According to the lawsuit, Crown AMG misrepresented its status as an authorized sports agent so that it could collect hundreds of thousands of dollars in commissions.California law requires sports agents to make certain mandatory disclosures to the Secretary of State prior to acting as an agent. The lawsuit claims that Crown AMG failed to make those mandatory disclosures with respect to Pro Circuit (and likely many other action sports athletes), which renders its sponsorship contract void and unenforceable.The law further requires Crown AMG to refund all of the commissions it received, due to its failure to comply with the disclosure requirements.
The lawsuit seeks to eliminate Crown AMG’s claims that it is owed additional commissions from Pro Circuit on old sponsorship deals, and to recover a refund for the improper commissions Crown AMG already received.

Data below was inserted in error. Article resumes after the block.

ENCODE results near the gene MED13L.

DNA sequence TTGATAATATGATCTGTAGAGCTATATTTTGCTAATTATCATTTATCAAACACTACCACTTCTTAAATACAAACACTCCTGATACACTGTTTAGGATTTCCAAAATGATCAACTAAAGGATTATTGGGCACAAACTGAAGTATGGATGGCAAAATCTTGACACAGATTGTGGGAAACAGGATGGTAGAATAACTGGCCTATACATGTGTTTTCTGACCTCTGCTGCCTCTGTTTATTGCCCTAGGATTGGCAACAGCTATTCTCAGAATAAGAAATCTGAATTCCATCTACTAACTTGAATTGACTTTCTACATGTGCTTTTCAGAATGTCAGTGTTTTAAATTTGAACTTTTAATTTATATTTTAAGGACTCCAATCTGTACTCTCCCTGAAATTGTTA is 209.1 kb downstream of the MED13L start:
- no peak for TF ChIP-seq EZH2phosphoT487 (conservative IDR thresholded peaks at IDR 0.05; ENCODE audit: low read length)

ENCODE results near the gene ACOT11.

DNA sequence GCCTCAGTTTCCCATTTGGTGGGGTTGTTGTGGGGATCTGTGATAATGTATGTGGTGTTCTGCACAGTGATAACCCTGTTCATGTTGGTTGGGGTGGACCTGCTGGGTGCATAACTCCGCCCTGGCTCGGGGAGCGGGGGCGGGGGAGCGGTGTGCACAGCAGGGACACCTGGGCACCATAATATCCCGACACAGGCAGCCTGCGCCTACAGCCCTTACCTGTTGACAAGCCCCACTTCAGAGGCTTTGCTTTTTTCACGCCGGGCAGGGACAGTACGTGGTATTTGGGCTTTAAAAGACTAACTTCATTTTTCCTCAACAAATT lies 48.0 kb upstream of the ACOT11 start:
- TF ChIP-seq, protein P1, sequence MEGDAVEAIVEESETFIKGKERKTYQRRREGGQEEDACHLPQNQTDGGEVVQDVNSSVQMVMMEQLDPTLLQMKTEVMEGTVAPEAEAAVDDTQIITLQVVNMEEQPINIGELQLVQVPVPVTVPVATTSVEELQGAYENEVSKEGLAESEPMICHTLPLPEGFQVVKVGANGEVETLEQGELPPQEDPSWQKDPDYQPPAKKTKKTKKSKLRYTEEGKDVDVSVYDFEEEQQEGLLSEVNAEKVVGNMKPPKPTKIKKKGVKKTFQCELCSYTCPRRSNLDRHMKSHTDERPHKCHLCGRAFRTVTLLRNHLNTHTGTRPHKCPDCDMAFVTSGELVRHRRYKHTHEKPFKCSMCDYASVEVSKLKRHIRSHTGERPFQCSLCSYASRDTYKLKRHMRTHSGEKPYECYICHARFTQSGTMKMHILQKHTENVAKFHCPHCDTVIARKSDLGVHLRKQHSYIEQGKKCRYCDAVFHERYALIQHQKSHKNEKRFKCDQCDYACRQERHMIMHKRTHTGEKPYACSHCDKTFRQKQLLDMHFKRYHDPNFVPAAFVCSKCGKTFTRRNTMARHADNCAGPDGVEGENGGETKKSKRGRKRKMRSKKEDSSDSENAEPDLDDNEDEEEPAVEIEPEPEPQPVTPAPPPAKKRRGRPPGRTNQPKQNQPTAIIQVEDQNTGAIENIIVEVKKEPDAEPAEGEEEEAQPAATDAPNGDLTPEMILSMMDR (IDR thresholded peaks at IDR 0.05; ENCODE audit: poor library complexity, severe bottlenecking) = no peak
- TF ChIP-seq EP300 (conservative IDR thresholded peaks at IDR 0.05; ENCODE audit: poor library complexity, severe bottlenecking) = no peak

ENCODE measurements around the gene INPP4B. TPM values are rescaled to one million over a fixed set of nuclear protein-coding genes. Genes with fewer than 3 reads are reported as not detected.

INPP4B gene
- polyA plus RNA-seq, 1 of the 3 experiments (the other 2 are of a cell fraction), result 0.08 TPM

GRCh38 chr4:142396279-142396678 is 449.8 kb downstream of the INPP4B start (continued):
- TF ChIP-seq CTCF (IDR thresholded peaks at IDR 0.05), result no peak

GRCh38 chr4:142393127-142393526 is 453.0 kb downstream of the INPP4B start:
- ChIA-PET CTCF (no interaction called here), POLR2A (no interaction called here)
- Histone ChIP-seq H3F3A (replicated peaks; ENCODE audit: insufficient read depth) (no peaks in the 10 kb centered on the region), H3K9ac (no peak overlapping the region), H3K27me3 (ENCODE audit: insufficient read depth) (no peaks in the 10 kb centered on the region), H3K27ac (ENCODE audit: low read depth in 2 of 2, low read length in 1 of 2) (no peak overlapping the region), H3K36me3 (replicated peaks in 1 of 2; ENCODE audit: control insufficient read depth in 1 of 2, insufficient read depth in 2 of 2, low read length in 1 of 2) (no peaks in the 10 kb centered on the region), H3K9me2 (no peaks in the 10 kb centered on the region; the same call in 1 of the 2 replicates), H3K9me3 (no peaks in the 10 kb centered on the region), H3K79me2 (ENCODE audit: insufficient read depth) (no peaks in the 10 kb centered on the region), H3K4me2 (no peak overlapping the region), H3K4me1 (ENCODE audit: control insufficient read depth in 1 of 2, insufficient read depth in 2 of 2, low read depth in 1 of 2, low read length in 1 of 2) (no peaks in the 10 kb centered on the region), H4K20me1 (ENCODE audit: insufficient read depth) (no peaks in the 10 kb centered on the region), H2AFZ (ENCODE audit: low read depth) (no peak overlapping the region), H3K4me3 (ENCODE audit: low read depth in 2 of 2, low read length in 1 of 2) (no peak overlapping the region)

“It is unfortunate that some sports agents think they can get rich by preying on these action sports athletes in violation of the law,” said Daniel J. Callahan of Callahan & Blaine, counsel for Pro Circuit.“The sports agent law is in place to protect the athletes in those situations.I anticipate that other action sports athletes who unknowingly paid commissions to Crown AMG and Scott Sepkovic that they were not entitled to receive will likely be seeking their refunds as well.”
The San Diego Superior Court Case No. is: 37-2010-00058757-CU-MC-NC.
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